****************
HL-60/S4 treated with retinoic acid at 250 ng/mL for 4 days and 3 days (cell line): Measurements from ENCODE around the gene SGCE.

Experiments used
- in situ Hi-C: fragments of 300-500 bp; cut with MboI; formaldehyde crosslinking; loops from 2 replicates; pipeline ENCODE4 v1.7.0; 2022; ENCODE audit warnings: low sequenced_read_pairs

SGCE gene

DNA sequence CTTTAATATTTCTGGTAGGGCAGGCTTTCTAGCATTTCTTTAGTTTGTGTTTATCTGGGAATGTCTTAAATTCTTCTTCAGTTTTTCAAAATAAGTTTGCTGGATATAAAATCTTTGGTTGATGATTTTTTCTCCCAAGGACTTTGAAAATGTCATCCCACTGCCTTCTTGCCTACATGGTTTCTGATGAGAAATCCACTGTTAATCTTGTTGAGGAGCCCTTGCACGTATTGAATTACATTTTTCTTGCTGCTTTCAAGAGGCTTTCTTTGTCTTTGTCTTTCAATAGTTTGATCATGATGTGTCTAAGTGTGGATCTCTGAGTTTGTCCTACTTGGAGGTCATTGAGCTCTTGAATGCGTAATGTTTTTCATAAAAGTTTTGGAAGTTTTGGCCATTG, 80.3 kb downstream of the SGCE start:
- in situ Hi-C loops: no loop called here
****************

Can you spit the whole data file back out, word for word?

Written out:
HL-60/S4 treated with retinoic acid at 250 ng/mL for 4 days and 3 days (cell line): Measurements from ENCODE around the gene SGCE.

Experiments used
- in situ Hi-C: fragments of 300-500 bp; cut with MboI; formaldehyde crosslinking; loops from 2 replicates; pipeline ENCODE4 v1.7.0; 2022; ENCODE audit warnings: low sequenced_read_pairs

SGCE gene

DNA sequence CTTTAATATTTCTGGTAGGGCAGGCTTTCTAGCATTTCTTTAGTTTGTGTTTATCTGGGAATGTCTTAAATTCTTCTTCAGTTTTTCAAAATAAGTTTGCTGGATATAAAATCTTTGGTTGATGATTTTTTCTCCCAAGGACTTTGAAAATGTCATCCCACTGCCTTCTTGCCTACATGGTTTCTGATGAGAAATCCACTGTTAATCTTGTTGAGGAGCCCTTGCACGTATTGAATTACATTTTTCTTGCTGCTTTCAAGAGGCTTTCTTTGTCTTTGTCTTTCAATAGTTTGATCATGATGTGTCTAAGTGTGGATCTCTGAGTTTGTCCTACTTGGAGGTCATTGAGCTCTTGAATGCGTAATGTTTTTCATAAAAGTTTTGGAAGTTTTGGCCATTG, 80.3 kb downstream of the SGCE start:
- in situ Hi-C loops: no loop called here